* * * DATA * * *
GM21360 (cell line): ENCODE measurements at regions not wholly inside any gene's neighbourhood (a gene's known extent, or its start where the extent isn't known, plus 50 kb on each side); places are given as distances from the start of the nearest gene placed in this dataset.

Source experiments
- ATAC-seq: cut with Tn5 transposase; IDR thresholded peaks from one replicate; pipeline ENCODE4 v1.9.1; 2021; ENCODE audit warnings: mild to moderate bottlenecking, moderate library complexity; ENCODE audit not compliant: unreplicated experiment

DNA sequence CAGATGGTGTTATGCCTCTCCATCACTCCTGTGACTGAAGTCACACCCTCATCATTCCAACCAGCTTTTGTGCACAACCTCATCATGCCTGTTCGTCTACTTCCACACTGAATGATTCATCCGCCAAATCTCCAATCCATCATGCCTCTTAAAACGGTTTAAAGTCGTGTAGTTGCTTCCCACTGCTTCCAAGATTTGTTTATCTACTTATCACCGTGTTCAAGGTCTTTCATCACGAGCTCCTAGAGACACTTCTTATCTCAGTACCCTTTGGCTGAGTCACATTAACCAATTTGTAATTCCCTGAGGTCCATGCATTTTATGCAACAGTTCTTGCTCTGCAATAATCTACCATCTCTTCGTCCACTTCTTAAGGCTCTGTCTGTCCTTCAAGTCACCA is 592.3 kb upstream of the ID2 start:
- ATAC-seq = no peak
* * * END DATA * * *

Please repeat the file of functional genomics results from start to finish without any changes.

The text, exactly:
GM21360 (cell line): ENCODE measurements at regions not wholly inside any gene's neighbourhood (a gene's known extent, or its start where the extent isn't known, plus 50 kb on each side); places are given as distances from the start of the nearest gene placed in this dataset.

Source experiments
- ATAC-seq: cut with Tn5 transposase; IDR thresholded peaks from one replicate; pipeline ENCODE4 v1.9.1; 2021; ENCODE audit warnings: mild to moderate bottlenecking, moderate library complexity; ENCODE audit not compliant: unreplicated experiment

DNA sequence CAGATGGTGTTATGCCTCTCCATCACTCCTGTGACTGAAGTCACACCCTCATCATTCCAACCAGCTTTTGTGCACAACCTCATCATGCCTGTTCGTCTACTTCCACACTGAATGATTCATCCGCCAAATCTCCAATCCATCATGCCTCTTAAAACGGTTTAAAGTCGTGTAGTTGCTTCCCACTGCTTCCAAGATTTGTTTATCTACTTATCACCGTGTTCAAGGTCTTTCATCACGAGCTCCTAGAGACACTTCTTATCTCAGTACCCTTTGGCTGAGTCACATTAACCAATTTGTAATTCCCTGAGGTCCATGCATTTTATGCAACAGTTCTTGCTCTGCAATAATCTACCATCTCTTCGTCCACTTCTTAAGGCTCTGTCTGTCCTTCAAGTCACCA is 592.3 kb upstream of the ID2 start:
- ATAC-seq = no peak